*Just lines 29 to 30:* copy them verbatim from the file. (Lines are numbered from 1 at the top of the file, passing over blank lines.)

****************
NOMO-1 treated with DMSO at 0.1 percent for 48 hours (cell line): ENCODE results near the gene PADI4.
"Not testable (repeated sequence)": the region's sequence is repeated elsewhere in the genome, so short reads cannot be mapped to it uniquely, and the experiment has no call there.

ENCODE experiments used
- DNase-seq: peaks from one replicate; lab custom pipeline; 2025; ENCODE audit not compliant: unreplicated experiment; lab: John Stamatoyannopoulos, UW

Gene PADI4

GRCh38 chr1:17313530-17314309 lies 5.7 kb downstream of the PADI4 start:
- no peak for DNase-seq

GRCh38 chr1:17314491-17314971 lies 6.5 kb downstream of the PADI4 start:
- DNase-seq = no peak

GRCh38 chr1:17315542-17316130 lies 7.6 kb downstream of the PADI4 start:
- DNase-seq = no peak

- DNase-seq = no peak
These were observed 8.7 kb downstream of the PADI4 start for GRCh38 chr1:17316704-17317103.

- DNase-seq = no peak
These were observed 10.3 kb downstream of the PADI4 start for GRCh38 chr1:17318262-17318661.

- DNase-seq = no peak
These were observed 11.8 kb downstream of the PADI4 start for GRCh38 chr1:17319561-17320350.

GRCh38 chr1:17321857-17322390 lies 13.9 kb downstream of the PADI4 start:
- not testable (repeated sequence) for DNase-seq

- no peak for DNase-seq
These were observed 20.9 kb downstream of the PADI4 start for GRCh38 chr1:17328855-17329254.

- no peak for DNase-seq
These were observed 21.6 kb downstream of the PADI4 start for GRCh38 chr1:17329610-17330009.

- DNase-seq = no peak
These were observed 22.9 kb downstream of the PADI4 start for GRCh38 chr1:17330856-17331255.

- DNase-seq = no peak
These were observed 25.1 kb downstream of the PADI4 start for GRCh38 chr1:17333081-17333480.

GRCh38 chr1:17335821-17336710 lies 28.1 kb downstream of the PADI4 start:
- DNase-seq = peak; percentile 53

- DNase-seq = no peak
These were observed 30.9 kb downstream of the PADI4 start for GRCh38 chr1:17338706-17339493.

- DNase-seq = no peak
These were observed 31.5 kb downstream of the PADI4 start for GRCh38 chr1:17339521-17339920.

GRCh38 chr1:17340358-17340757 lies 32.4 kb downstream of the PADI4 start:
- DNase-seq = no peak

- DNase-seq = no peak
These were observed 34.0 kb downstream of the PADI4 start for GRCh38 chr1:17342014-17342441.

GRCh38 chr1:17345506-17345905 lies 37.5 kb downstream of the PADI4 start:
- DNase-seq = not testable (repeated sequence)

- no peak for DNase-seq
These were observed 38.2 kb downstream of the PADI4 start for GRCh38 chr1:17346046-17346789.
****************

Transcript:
- DNase-seq = peak; percentile 53

- DNase-seq = no peak